Starring Dan Aykroyd, Jamie Lee Curtis, Macaulay Culkin, Anna Chlumsky. Directed by Howard Zeff. (1991, 102min).
Obviously, My Girl is the more beloved of the two, and perhaps could arguably considered a classic by those first-rendered to tears by a mere movie. Admittedly, in 1991, it had been quite awhile since a film made for young adults aimed more for the heart than the gut.
While the oldies soundtrack provides a majority of the emotional heft of the film, the overall performances are still pretty decent. Aykroyd was always a better dramatic actor than many ever gave him credit for (despite earning an Oscar nomination for Driving Miss Daisy). As an emotionally-distant widower, he gives a remarkably subdued performance.
As for the two actual stars (Macaulay Culkin and Anna Chlumsky), this is where the morbid fascination kicks in. At the time My Girl was released, Culkin was the hottest child actor of his generation. The one-two punch of My Girl and Home Alone showed his remarkable range for a mere kid, before he ultimately descended into drugs and tabloid fodder. For those of us who remember that time, it’s hard not to watch My Girl today without wondering what could-have been.
Still, while My Girl approaches moments of surprising morbidity at times, it’s easy to see why the movie is held in high regard by so many who emptied-out Kleenex boxes sitting through it the first time. The same can’t be said for…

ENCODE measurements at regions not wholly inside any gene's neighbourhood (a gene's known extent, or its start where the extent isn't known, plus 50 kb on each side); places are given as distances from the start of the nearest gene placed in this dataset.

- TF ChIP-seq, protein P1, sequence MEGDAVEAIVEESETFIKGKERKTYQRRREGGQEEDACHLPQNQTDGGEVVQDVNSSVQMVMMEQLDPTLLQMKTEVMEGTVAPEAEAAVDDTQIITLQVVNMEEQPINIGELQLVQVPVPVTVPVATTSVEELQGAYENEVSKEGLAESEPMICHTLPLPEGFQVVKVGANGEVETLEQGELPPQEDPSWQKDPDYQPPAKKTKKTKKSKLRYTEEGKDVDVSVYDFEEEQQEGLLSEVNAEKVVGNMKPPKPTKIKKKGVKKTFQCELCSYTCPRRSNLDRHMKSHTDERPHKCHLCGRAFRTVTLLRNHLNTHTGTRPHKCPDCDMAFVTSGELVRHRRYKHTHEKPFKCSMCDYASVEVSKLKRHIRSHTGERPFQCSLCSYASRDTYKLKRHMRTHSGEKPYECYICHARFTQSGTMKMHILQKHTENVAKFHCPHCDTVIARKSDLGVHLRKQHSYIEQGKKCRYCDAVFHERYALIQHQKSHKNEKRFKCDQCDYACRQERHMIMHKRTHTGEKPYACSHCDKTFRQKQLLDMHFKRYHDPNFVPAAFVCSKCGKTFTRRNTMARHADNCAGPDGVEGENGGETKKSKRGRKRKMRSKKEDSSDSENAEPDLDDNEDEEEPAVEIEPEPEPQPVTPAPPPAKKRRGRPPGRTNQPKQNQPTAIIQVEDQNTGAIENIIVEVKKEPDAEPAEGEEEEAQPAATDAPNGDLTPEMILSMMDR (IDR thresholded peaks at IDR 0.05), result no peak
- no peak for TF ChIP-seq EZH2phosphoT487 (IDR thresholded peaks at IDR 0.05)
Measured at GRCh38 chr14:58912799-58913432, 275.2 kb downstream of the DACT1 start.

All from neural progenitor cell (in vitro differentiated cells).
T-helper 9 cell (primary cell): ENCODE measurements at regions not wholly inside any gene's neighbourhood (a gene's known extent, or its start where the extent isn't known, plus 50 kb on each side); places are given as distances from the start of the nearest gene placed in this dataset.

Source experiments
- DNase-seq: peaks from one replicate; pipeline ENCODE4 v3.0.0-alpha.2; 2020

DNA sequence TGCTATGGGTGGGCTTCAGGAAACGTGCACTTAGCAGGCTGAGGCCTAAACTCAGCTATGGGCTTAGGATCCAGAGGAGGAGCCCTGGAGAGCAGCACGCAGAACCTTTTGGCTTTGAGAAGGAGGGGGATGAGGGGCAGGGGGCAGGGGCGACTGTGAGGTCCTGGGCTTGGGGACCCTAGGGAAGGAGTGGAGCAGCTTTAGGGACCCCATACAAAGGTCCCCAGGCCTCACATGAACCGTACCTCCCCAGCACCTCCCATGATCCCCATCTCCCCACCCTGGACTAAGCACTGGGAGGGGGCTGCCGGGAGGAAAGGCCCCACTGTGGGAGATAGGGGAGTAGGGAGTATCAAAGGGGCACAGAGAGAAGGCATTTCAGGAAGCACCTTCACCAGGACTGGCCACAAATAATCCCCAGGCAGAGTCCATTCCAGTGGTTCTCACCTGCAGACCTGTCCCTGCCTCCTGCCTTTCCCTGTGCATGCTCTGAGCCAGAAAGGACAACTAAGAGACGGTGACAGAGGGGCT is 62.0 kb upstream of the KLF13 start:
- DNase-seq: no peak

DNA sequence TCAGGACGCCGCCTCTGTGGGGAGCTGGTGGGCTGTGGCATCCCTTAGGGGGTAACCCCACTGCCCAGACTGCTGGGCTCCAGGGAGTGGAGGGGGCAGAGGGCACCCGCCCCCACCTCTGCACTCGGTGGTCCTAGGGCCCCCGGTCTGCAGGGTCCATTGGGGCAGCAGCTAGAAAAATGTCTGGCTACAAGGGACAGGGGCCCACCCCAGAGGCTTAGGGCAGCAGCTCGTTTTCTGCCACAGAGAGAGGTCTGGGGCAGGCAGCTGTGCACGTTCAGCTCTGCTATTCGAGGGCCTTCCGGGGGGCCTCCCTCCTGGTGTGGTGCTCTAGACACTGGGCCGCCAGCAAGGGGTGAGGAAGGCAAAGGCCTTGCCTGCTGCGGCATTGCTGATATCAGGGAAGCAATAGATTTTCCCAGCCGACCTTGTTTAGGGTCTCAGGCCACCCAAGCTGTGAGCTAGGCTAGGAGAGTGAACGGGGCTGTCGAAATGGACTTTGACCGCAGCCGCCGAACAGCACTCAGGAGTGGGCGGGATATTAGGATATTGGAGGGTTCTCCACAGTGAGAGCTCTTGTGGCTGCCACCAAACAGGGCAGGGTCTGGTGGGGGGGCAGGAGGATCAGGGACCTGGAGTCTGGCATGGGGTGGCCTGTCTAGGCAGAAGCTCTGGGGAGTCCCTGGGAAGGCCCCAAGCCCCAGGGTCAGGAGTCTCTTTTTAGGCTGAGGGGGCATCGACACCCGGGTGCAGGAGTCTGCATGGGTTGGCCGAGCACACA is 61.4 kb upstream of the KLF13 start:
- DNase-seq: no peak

TROOP BEVERLY HILLS
Starring Shelley Long, Craig T. Nelson, Betty Thomas, Mary Gross, Stephanie Beacham. Directed by Jeff Kanew. (1989, 106 min).
Remember when Shelley Long was America’s Sweetheart as Diane Chambers in Cheers...cute as a button, a little blonde waif whose charm kept you from killing her when she became unbearably pretentious? She owed her entire career to that show (resulting in a few forgettable movies in the interim), but the first role she took after leaving Cheers for good was Troop Beverly Hills, the first film where hers was the sole name above the title.
Troop Beverly Hills is as shallow as its title suggests, little more than a repackaged variation of the movies Disney used to pump-out in the 70s (and would later pump-out again on their own cable channel). Long essentially plays a wealthy version of Diane Chambers here, before the kids show her what’s truly important in life.
This is by-the-numbers filmmaking, banking on Long’s public image and star power to attract audiences, which it did, though mostly after it came out of video. Troop Beverly Hills isn’t a terrible movie, but it is an extremely cynical one, which undoubtedly charmed enough kids who had no idea who Diane Chambers was.
From a morbidly fascinating standpoint, this was the first and last true star vehicle for Long. Other than a disturbingly spot-on depiction of Carol Brady in a few campy Brady Bunch films, she never became a bankable movie star, and she was soon back to guest-starring on other TV shows.
Still I can still see this one managing to amuse a few modern youngsters whose moms grew up with it.